Tajikistan’s growth of 6-7 percent per year since 2000 was fueled by growth in consumption and public investment, the latter driven mainly by rising remittances and export receipts from aluminum and cotton. Private investment and growth of other exports remains weak. Accordingly, the Tajikistan National Development Strategy 2030 (NDS) seeks to address this, and is tied to China’s Belt & Road Initiative, which in Tajikistan is expected to achieve better transport connections and greater economic integration of participating countries, and especially in Central Asia.

The country needs it – in 2019, nearly 29% of Tajikistan’s GDP came from immigrant remittances, mostly from Tajiks working in Russia. The lack of migration due to Covid the past two years has hit Tajikistan’s economy hard, and it needs to diversify. That means getting other infrastructure into place, such as improvements in Tajikistan’s cross-border transport, electricity supply and ICT infrastructure up to date, while improving Tajik shipment time.

Belt and Road projects in Tajikistan therefore have been concentrating on this, ranging from roads and railways to pipelines and power plants, even traffic cameras. There has been some cost to Tajikistan, and some realignment of national assets on a barter basis, in 2018 the Tajik Government swapped a Gold Mine operation for a Chinese-built power plant, while a few years earlier it settled a long-standing border dispute with China by agreeing to sell 1,322 km2 of land in the Pamir Mountains to Beijing.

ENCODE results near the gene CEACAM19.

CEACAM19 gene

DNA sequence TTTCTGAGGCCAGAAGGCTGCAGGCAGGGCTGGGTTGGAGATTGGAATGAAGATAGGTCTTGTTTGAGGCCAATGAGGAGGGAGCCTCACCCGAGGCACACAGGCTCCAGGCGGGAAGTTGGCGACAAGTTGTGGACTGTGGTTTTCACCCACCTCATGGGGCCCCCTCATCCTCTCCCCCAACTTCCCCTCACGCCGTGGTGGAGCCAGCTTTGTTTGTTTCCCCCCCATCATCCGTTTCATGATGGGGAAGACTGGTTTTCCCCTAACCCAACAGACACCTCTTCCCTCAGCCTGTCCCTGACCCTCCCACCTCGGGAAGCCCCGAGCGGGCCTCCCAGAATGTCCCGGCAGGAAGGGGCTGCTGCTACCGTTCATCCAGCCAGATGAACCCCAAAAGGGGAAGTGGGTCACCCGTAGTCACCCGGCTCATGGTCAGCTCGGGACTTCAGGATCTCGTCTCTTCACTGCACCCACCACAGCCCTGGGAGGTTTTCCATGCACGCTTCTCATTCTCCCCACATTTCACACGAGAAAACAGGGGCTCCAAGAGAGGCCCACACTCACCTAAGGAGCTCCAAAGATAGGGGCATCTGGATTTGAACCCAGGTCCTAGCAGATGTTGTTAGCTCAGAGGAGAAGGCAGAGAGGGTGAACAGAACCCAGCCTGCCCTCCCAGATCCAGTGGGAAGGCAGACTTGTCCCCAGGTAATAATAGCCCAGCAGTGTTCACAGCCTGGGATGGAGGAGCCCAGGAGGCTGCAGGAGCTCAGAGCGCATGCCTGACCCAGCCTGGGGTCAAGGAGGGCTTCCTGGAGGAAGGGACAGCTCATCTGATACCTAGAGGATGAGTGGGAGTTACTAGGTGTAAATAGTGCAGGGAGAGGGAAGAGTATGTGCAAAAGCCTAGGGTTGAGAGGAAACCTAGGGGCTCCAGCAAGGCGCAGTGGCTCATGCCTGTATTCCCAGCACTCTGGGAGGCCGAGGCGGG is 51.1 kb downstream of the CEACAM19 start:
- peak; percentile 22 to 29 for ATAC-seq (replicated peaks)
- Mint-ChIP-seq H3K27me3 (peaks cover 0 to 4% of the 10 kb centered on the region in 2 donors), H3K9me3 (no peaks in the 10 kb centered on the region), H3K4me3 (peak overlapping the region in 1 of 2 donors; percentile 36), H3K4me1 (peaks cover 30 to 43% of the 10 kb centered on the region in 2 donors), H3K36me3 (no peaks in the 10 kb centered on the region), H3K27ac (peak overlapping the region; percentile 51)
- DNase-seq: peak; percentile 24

There are some bright spots, Tajikistan has plenty of sunshine and is an exporter of electricity. There is – depending on whether much needed road and rail connections can be built – also room to develop regional trade. Tajikistan exports more to Turkey and Switzerland than it does to neighboring Uzbekistan and China. That this position has occurred is a throwback to the regional disputes and fighting that happened in 1992 following the breakup of the Soviet Union, today a more trustworthy diplomatic engagement is in place, assisted by Tajikistan’s membership of the Shanghai Cooperation Organization, which it joined in 2001. That regional trade could also get a boost from Russian trade and investment in the wake of the situation in Ukraine and Russia’s need to turn east. Russian President Putin has been talking up the importance of Russia-Tajik trade which has increased by 77% since March as Russian exporters look for new markets.

Many other highway and tunnel construction projects are underway, or have been completed, including rehabilitation of the Dushanbe–Chanak Highway between Tajikistan and Uzbekistan, financed and constructed by the China Road and Bridge Corporation (CRBC).

The key to Rahmon’s dreams of an interconnected Tajikistan will take serious planning and infrastructure investment to get the required highway and rail systems in place. But with Russia now on board throwing its weight behind Central Asia, an arrangement between China, Russia and Tajikistan, possibly with the assistance of AIIB funding and regional assistance may yet see his vision eventually become reality. It would also make for a spectacular tourism rail journey.

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Chris Devonshire-Ellis is the Chairman of Dezan Shira & Associates. The firm assists British and Foreign Investment into Asia and has 28 offices throughout China, India, the ASEAN nations and Russia. For strategic and business intelligence concerning China’s Belt & Road Initiative please email silkroad@dezshira.com or visit us at www.dezshira.com